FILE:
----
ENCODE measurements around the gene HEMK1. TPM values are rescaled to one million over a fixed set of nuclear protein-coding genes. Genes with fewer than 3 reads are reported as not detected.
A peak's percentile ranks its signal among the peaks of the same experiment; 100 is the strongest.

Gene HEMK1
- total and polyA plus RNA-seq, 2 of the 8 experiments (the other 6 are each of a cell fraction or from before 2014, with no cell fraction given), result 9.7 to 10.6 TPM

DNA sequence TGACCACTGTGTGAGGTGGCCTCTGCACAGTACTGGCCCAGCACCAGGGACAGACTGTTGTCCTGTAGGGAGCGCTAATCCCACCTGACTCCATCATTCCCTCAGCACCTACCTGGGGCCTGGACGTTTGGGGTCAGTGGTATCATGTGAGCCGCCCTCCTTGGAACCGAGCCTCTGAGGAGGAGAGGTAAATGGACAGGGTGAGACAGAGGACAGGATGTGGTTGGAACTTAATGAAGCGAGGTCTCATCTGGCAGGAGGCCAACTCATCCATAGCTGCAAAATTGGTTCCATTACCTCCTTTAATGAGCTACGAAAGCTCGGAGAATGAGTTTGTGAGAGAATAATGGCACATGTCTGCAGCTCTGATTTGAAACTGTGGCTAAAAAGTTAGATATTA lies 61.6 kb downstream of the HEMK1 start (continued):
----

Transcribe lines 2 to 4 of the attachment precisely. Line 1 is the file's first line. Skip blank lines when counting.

A peak's percentile ranks its signal among the peaks of the same experiment; 100 is the strongest.

Gene HEMK1
- total and polyA plus RNA-seq, 2 of the 8 experiments (the other 6 are each of a cell fraction or from before 2014, with no cell fraction given), result 9.7 to 10.6 TPM